Soften the blow of your refusal by explaining why you are saying no. You don’t need to give a long-winded explanation, just a simple answer so the person understands why you have declined. 

3. Be firm but polite

While you do have to be firm on your answer, use polite language and a respectful tone. Express gratitude for being asked and apologize for not being able to help.

4. Offer alternatives 

If possible, you can offer an alternative solution or compromise that is more in line with your capacity. Maybe you could recommend another coworker who has the right expertise. This shows that you’re still willing to help! 

Saying no the right way will help you set clear boundaries without giving off the wrong impression to your coworkers or employer. Just remember to be direct but polite, offer context but keep it simple, and if you want to show off your problem-solving skills, provide another solution.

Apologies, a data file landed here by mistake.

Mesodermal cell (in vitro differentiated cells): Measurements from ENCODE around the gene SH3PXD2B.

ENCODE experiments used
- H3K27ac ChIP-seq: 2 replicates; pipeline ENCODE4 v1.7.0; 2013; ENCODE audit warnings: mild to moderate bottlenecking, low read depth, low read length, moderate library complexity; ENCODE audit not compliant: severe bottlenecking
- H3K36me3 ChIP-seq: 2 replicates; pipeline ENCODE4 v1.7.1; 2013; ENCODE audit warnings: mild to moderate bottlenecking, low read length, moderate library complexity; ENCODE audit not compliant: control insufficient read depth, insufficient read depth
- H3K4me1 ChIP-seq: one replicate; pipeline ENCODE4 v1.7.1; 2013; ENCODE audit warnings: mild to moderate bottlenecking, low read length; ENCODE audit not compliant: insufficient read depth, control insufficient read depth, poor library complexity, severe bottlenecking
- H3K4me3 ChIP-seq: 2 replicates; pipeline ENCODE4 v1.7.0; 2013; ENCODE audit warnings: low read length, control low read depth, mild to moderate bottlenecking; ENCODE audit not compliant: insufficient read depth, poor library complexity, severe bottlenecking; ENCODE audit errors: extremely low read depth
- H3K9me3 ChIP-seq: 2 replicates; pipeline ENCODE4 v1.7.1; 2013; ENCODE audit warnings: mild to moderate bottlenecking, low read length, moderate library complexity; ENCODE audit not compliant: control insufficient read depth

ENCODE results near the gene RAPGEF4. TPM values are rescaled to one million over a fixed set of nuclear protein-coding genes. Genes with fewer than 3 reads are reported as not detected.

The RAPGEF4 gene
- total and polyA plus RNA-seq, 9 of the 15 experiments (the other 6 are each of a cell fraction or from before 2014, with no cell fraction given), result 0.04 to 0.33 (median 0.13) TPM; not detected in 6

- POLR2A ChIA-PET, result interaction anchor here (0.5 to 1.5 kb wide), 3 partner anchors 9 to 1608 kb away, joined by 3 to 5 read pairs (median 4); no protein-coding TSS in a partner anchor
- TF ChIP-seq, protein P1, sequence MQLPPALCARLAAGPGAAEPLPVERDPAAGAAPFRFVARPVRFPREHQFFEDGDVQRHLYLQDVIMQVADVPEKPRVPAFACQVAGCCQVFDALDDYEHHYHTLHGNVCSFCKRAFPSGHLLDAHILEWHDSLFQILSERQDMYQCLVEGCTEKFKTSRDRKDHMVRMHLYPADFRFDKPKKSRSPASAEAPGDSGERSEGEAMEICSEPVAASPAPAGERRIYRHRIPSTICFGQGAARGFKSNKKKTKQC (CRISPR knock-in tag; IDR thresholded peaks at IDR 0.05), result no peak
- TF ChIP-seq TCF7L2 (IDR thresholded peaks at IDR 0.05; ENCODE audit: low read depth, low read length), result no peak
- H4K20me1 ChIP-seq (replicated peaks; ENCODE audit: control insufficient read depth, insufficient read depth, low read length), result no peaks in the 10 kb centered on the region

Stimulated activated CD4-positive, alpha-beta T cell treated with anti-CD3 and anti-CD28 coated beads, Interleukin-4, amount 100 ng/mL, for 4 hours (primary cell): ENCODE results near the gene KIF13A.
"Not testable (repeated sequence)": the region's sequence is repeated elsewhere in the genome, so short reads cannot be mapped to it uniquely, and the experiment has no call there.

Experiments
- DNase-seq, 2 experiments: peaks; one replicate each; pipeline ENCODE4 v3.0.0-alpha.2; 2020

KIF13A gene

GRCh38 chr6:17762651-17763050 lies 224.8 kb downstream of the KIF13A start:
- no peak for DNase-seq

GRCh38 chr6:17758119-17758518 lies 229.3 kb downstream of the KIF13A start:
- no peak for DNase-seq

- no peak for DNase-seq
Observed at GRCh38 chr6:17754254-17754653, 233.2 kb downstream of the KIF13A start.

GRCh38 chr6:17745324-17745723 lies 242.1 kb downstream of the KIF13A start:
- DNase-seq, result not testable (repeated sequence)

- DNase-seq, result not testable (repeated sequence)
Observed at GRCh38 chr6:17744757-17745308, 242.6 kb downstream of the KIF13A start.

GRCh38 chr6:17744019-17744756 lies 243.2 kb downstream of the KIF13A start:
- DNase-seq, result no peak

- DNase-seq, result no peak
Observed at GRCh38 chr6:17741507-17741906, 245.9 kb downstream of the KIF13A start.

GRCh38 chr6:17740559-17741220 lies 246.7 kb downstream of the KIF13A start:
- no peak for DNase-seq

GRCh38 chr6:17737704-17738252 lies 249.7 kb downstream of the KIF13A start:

We’ve all experienced the pangs of regret from saying yes when we should have declined. Saying no may not be the easiest task but it will lead to healthier work relationships, transparent boundaries and a more productive work environment for you and your colleagues. Remember, this isn’t about becoming the ‘no person’, it’s about becoming the ‘know-how-to-say-no person’. 

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Posted on Sep 22, 2023